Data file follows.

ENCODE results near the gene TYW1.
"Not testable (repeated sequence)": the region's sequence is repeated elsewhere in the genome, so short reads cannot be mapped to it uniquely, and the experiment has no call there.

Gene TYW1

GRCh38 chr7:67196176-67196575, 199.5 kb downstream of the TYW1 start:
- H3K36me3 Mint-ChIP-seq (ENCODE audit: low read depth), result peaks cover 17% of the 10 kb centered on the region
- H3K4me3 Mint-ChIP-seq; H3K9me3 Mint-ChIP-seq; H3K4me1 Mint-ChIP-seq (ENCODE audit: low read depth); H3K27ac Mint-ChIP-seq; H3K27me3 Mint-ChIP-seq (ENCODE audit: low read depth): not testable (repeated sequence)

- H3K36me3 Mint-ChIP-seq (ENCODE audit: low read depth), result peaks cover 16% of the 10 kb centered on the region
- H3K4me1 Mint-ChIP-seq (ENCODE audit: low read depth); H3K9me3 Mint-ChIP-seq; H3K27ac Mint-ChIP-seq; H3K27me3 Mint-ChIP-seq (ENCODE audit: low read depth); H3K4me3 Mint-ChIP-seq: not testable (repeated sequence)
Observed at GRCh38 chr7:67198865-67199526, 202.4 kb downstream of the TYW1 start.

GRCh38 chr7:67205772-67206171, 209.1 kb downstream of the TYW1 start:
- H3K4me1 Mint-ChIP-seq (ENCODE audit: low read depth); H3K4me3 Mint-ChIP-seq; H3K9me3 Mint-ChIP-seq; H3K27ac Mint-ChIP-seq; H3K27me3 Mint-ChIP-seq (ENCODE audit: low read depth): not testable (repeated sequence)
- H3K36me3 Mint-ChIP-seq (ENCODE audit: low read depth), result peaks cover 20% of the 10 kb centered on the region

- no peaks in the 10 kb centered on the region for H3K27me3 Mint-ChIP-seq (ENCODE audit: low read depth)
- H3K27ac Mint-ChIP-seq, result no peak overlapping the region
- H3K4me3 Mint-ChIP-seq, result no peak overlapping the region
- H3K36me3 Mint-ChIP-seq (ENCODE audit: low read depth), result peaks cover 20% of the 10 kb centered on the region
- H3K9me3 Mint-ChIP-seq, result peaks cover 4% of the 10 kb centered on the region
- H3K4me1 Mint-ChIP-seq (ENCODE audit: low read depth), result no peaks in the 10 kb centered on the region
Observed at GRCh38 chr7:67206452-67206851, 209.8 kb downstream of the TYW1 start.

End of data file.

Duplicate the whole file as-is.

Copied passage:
ENCODE results near the gene TYW1.
"Not testable (repeated sequence)": the region's sequence is repeated elsewhere in the genome, so short reads cannot be mapped to it uniquely, and the experiment has no call there.

Gene TYW1

GRCh38 chr7:67196176-67196575, 199.5 kb downstream of the TYW1 start:
- H3K36me3 Mint-ChIP-seq (ENCODE audit: low read depth), result peaks cover 17% of the 10 kb centered on the region
- H3K4me3 Mint-ChIP-seq; H3K9me3 Mint-ChIP-seq; H3K4me1 Mint-ChIP-seq (ENCODE audit: low read depth); H3K27ac Mint-ChIP-seq; H3K27me3 Mint-ChIP-seq (ENCODE audit: low read depth): not testable (repeated sequence)

- H3K36me3 Mint-ChIP-seq (ENCODE audit: low read depth), result peaks cover 16% of the 10 kb centered on the region
- H3K4me1 Mint-ChIP-seq (ENCODE audit: low read depth); H3K9me3 Mint-ChIP-seq; H3K27ac Mint-ChIP-seq; H3K27me3 Mint-ChIP-seq (ENCODE audit: low read depth); H3K4me3 Mint-ChIP-seq: not testable (repeated sequence)
Observed at GRCh38 chr7:67198865-67199526, 202.4 kb downstream of the TYW1 start.

GRCh38 chr7:67205772-67206171, 209.1 kb downstream of the TYW1 start:
- H3K4me1 Mint-ChIP-seq (ENCODE audit: low read depth); H3K4me3 Mint-ChIP-seq; H3K9me3 Mint-ChIP-seq; H3K27ac Mint-ChIP-seq; H3K27me3 Mint-ChIP-seq (ENCODE audit: low read depth): not testable (repeated sequence)
- H3K36me3 Mint-ChIP-seq (ENCODE audit: low read depth), result peaks cover 20% of the 10 kb centered on the region

- no peaks in the 10 kb centered on the region for H3K27me3 Mint-ChIP-seq (ENCODE audit: low read depth)
- H3K27ac Mint-ChIP-seq, result no peak overlapping the region
- H3K4me3 Mint-ChIP-seq, result no peak overlapping the region
- H3K36me3 Mint-ChIP-seq (ENCODE audit: low read depth), result peaks cover 20% of the 10 kb centered on the region
- H3K9me3 Mint-ChIP-seq, result peaks cover 4% of the 10 kb centered on the region
- H3K4me1 Mint-ChIP-seq (ENCODE audit: low read depth), result no peaks in the 10 kb centered on the region
Observed at GRCh38 chr7:67206452-67206851, 209.8 kb downstream of the TYW1 start.